Snake Eyes is the beginning of an effort to reboot the G.I. Joe franchise in a way that is both profitable for the studios and enjoyable for fans. So what was Metro Goldwyn Mayer’s strategy for such an enterprise? Start the rebranding of this franchise by creating an origin story film for Snake Eyes, arguably the franchise’s most popular character. And who do you get to play the iconic character?
If you had told me a few months ago that Henry Golding, known mostly for his role as the desired love interest in romantic comedies like Crazy Rich Asians and Last Christmas, would be playing the character I would’ve been so disappointed. The big question is, did the casting work? I can honestly say, yes, yes it did.
Is Snake Eyes the best G.I. Joe movie ever made? I believe it is. I remember watching G.I. Joe: The Rise of Cobra a few years ago, starring Channing Tatum and Marlon Wayans, and while I gave the film an A for the effort it was pretty ridiculous. Especially considering that the CGI looked so bad at the time.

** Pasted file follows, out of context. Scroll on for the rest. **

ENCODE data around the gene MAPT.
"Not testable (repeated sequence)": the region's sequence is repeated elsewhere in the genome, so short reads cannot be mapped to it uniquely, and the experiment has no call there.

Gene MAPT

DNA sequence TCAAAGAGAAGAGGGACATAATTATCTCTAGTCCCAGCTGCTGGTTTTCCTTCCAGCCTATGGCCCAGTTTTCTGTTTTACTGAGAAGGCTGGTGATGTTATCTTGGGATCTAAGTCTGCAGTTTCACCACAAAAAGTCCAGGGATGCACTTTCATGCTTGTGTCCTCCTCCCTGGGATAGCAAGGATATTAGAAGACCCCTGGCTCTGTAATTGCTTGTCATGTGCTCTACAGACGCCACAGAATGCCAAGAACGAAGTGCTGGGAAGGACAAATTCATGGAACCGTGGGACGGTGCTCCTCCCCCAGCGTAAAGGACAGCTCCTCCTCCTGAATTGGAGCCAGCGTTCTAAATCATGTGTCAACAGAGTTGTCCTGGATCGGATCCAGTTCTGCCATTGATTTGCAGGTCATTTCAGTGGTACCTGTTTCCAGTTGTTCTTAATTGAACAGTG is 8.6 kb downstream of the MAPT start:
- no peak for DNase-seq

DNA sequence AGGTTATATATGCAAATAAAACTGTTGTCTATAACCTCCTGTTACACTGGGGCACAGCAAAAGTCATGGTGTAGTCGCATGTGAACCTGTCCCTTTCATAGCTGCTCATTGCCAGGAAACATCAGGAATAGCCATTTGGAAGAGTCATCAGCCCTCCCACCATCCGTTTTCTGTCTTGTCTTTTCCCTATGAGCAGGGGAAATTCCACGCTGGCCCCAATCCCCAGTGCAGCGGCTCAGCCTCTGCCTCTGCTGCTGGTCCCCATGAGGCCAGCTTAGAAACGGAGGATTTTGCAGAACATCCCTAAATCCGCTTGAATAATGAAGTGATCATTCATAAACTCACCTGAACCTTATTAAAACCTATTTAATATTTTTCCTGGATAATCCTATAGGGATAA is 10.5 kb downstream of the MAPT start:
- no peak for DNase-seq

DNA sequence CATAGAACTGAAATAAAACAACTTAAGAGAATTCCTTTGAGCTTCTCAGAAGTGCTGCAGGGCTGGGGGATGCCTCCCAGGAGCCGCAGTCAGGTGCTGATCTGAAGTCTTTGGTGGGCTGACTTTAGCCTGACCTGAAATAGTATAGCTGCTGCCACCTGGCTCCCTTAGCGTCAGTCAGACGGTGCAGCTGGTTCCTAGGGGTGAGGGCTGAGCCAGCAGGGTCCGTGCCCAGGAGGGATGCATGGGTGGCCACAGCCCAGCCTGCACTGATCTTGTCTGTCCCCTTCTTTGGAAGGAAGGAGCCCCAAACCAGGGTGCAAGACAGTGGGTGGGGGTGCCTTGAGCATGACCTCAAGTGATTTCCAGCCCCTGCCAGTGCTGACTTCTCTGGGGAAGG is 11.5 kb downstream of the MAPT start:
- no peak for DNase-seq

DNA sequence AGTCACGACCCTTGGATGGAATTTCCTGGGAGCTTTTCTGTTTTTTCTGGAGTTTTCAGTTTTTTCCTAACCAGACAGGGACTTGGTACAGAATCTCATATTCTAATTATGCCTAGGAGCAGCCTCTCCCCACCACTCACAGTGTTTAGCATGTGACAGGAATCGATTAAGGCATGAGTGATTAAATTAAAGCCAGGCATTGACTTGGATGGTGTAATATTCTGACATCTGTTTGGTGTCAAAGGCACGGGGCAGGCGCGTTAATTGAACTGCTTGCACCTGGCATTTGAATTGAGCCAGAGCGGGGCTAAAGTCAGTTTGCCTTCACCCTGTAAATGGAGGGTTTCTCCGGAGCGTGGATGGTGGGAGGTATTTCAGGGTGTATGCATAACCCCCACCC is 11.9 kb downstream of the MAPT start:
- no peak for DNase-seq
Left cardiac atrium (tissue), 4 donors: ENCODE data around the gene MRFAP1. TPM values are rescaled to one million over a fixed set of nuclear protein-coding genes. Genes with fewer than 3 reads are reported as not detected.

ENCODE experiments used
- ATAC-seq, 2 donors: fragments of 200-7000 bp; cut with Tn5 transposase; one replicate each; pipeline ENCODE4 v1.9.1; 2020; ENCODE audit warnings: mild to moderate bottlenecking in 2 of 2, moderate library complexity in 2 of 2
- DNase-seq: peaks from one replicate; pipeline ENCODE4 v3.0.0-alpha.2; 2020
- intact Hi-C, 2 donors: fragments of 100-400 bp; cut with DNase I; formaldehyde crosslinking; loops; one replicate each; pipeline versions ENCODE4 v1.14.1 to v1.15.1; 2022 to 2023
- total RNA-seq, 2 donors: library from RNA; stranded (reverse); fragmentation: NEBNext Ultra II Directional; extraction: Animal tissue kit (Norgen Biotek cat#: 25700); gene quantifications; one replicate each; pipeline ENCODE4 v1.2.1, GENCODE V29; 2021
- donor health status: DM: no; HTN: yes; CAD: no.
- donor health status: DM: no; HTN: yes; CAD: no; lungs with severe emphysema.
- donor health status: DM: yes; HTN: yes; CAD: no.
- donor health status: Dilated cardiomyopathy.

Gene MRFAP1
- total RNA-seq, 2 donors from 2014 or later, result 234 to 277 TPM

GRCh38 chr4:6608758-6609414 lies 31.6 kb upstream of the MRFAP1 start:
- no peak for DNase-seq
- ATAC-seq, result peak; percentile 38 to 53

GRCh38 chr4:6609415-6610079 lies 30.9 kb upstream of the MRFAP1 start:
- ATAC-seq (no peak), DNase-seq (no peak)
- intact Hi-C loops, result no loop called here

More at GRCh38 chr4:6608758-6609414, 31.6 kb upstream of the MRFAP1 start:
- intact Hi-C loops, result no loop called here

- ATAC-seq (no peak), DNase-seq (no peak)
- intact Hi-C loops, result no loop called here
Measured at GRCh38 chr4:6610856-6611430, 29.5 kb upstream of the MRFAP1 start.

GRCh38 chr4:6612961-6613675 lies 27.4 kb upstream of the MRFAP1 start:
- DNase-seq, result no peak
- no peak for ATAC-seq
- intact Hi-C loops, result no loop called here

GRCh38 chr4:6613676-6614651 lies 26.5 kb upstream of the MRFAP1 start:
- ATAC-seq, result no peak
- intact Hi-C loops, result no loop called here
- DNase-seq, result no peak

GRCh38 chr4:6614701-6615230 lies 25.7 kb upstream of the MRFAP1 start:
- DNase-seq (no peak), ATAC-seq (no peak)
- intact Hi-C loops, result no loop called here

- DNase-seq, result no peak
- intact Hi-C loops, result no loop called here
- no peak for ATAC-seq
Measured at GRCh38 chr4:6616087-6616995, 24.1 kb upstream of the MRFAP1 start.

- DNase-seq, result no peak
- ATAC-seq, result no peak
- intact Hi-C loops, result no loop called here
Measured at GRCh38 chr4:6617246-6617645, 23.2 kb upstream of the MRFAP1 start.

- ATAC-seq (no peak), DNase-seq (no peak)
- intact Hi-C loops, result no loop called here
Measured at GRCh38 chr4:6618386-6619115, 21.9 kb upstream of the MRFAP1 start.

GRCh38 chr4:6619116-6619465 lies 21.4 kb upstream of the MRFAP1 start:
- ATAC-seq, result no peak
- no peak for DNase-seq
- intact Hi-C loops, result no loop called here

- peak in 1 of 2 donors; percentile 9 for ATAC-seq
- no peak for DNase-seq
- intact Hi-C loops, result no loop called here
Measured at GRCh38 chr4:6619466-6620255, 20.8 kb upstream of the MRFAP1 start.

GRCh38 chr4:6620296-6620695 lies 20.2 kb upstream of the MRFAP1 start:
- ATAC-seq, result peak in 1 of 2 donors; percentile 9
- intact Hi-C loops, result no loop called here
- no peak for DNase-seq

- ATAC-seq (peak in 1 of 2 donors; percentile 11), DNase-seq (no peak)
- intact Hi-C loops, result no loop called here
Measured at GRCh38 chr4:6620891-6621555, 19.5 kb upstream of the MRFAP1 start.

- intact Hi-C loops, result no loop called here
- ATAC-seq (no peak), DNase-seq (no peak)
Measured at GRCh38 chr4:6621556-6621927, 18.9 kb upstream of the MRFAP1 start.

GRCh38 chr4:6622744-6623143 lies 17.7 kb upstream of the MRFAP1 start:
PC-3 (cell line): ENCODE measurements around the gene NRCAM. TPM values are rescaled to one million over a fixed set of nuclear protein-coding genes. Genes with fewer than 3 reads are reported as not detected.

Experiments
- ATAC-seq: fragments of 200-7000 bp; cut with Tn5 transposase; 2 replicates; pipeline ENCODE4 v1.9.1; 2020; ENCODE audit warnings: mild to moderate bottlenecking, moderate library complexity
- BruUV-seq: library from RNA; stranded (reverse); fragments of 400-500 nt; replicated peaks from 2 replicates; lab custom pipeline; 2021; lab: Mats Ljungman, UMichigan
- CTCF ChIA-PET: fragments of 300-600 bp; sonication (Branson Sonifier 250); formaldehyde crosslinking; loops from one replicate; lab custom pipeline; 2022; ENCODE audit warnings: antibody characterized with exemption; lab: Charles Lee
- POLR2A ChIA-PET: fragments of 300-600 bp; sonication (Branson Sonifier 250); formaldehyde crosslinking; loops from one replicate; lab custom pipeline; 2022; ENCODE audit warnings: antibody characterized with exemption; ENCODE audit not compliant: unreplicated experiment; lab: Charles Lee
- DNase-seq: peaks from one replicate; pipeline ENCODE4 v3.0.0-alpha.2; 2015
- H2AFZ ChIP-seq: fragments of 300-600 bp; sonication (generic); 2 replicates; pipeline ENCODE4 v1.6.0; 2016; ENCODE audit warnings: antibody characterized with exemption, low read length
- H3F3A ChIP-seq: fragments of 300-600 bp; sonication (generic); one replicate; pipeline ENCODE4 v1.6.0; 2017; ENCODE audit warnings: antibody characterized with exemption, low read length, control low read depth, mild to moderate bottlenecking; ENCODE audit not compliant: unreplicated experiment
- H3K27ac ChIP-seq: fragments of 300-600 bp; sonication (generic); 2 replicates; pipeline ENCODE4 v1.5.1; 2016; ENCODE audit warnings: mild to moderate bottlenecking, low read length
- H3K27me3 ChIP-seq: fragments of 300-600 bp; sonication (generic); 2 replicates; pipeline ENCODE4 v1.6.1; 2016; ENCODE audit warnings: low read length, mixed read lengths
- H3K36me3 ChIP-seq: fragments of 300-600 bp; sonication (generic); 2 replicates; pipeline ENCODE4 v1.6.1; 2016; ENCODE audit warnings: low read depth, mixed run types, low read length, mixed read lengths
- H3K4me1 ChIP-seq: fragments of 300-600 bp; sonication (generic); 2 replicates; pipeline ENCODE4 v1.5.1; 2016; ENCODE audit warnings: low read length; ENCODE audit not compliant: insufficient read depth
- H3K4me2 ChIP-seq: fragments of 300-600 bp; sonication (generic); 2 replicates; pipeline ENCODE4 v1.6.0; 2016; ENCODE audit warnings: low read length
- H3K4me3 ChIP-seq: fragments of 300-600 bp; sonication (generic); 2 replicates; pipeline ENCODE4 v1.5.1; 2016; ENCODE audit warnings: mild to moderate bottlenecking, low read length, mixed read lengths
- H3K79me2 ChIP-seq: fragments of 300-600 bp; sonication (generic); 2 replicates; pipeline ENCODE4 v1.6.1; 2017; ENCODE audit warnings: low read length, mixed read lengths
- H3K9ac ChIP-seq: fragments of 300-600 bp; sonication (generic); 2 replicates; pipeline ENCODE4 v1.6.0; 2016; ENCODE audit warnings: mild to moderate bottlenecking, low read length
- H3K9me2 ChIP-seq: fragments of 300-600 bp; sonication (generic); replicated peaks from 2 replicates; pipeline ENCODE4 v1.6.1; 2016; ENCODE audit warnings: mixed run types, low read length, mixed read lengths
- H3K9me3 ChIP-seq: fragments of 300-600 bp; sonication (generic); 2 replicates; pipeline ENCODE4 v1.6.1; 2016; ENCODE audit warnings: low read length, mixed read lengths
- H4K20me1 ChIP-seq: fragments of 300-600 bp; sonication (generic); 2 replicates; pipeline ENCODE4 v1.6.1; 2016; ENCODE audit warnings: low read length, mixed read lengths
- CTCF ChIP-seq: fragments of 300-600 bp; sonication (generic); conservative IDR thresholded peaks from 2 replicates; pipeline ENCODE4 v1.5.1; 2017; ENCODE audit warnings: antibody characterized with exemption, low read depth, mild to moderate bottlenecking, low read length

Snake Eyes actually tries to take itself seriously, even when the film has crossed the barrier of ludicrous, by developing a story that’s both serious and could develop into something pretty cool.
I’m thinking of Snake Eyes as a Fast and Furious type movie with giant action set pieces and that level of drama that, despite being ridiculous, sucks you in. No, it isn’t perfect, and no, it isn’t even that great, but I’m kind of invested in the story and I’m definitely going to need a sequel to happen.
All in all, Snake Eyes could’ve been better if it had shaved off about twenty minutes, refrained from including a fan favorite like Scarlett who wasn’t necessary in the film, and if it had dialed down on the cliche. But it wasn’t the worst movie I’ve seen so I can honestly say, I had fun.
I’ll give it 3 out of 5 stars and 82 out of 100.
I thank you for reading and I hope you have a fantastic day.